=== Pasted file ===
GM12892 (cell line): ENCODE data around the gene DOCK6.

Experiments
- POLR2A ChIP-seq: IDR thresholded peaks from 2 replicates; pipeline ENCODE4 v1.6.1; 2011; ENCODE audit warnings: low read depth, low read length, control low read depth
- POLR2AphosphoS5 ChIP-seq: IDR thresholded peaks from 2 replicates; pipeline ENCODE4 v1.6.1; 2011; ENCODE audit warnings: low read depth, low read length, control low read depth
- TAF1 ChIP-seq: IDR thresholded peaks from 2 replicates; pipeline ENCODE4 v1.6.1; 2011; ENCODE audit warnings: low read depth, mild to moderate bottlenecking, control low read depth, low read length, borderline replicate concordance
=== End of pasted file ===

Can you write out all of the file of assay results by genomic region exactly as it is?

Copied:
GM12892 (cell line): ENCODE data around the gene DOCK6.

Experiments
- POLR2A ChIP-seq: IDR thresholded peaks from 2 replicates; pipeline ENCODE4 v1.6.1; 2011; ENCODE audit warnings: low read depth, low read length, control low read depth
- POLR2AphosphoS5 ChIP-seq: IDR thresholded peaks from 2 replicates; pipeline ENCODE4 v1.6.1; 2011; ENCODE audit warnings: low read depth, low read length, control low read depth
- TAF1 ChIP-seq: IDR thresholded peaks from 2 replicates; pipeline ENCODE4 v1.6.1; 2011; ENCODE audit warnings: low read depth, mild to moderate bottlenecking, control low read depth, low read length, borderline replicate concordance